(Bloomberg) -- Citigroup Inc. faces tough odds as it tries to persuade an appeals court that disgruntled Revlon Inc. creditors should give back more than half a billion dollars the bank accidentally sent them last year.
A trio of federal judges in Manhattan will hear arguments from both sides on Wednesday as it weighs a lower court’s surprise decision that the lenders can keep the money -- a decision Citigroup’s main banking unit calls a misapplication of the law that sent “shockwaves through the markets.”
Citibank, which sued the lenders for the money last year, could get the decision overturned, but it won’t be easy, said Bloomberg Intelligence senior litigation analyst Elliott Stein. It would require the appeals panel to dial back the lenders’ key legal defense “in a way that undermines finality in business transactions and shifts responsibility for catching errors to creditors,” he said.
Stein noted that the federal judges could also kick the case over to New York’s highest court for its views.
‘Discharge for Value’
The dispute turns on the “discharge for value” defense, established by a 1991 New York court ruling that creditors can keep money sent to them in error if they didn’t realize the payment was a mistake. In the Citibank case, the bank was trying to make an interest payment to one of the cosmetics company’s creditors in August 2020 -- acting as administrative agent on the loan -- when a series of employee errors led to a mistaken transfer of more than $900 million to other lenders.
Some returned the money, but a group including Brigade Capital Management LP, HPS Investment Partners LLC and Symphony Asset Management refused, saying Revlon had already defaulted on its obligations under a 2016 term loan and should have repaid them by that point. Citibank sued the lenders for the $504 million it hadn’t recovered. Following a two-week trial in December, U.S. District Judge Jesse Furman ruled for the Revlon lenders in February, saying they shouldn’t have been expected to know the transfer was in error.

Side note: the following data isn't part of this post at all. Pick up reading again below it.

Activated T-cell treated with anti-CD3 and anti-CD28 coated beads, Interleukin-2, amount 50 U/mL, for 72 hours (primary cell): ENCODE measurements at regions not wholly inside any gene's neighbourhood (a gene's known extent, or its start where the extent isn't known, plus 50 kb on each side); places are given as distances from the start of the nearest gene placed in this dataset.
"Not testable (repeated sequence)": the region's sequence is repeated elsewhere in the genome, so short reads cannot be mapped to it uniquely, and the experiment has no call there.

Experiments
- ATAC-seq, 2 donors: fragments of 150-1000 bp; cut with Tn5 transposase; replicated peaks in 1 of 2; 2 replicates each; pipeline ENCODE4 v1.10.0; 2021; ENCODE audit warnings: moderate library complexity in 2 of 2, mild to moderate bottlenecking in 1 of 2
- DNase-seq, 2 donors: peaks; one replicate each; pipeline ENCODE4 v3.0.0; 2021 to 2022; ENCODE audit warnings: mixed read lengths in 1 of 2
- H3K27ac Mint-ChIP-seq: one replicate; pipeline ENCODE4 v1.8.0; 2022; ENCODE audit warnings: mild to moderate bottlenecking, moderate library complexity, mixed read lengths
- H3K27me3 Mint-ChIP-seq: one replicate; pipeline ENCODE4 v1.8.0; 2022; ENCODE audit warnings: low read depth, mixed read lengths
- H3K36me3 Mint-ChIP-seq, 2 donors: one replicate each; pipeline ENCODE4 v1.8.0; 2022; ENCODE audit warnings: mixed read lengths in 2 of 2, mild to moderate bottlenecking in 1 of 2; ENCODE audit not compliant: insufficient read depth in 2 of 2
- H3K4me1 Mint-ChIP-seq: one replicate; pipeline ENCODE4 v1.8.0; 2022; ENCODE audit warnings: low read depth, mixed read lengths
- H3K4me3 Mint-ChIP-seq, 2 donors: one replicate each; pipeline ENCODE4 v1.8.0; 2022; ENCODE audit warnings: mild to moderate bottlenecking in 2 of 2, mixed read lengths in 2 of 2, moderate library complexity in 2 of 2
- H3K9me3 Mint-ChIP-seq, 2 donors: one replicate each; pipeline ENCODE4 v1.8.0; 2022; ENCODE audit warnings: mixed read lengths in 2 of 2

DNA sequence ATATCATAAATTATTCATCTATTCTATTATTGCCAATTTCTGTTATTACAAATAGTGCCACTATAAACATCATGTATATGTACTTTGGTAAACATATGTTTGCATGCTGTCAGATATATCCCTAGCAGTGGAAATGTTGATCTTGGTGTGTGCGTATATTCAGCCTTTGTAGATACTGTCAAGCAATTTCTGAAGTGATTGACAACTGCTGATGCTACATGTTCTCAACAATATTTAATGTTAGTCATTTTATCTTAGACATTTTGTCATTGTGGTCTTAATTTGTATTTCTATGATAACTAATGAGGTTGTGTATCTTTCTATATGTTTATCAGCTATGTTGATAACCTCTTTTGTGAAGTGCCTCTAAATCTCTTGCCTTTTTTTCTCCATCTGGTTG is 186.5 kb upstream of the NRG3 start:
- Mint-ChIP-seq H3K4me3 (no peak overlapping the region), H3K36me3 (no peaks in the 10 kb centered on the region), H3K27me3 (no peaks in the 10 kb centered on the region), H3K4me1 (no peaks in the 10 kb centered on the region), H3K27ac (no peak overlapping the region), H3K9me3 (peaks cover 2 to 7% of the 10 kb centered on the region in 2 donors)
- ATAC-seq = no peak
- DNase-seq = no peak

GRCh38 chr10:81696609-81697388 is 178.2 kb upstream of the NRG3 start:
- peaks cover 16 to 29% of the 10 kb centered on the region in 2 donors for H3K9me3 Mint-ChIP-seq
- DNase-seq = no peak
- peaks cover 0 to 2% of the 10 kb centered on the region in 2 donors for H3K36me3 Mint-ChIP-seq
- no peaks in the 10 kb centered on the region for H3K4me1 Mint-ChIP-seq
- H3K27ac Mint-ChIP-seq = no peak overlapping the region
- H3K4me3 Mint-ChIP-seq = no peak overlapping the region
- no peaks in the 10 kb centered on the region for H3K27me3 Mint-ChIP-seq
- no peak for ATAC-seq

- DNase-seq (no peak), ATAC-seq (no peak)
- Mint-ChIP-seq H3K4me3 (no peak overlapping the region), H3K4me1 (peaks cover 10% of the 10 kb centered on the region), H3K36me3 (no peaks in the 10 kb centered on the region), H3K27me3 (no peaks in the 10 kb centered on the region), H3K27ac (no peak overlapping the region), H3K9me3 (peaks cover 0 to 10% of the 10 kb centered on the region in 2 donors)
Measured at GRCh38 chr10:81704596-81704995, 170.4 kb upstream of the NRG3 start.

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Furman’s decision was a windfall for the creditors, which had been battling Revlon, controlled by billionaire investor Ron Perelman, over its May 2020 restructuring. It was a black eye for Citibank, which was forced to explain the embarrassing blunder to regulators, including the Office of the Comptroller of the Currency and the Federal Reserve. Chief Exeuctive Officer Jane Fraser in June called it a “massive unforced error” and showed examples of manual processes that need to be automated.
Citigroup said in a statement Tuesday that its appeal is grounded in “strong legal precedent and deep ethical principles.”
‘Mistakes Do Happen’
“The lenders who tried to keep the money were not entitled to the funds at the time, did not expect to receive them at the time, and should have known they were transferred accidentally,” spokeswoman Danielle Romero-Apsilos said in a statement. “A decision requiring the return of the money is supported by a tremendous number of major industry voices, and would also uphold the spirit of cooperation necessary for a well-functioning syndicated lending market, providing needed stability, clarity, and certainty.”
Lawyers for the Revlon lenders declined to comment.
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A number of law professors, advocacy groups and industry associations have sided with Citibank, saying Furman’s decision has already disrupted the way the market works and changed the expectations of its participants. One of the briefs in support of the bank’s position was filed by the Loan Syndications and Trading Association, a not-for-profit group that represents more than 500 firms involved in the origination, syndication and trading of commercial loans, including both Citigroup and most of the creditors in the case.
The group said that while the syndicated loan market is largely automated, “mistakes do happen” and participants routinely return incorrect payments.
The creditors say that courts have placed the burden of reconciling mistaken transfers on the banks, rather than the recipients. They say Citibank’s arguments ignore the fact that there had never been a mistaken payment of the exact amount of an outstanding loan like the one in the case.
The appeal is Citibank NA v. Brigade Capital Management LP, 21-487, U.S. Court of Appeals, Second Circuit (Manhattan). The lower-court case is Citibank NA v. Brigade Capital Management, 20-cv-6539, U.S. District Court, Southern District of New York (Manhattan).
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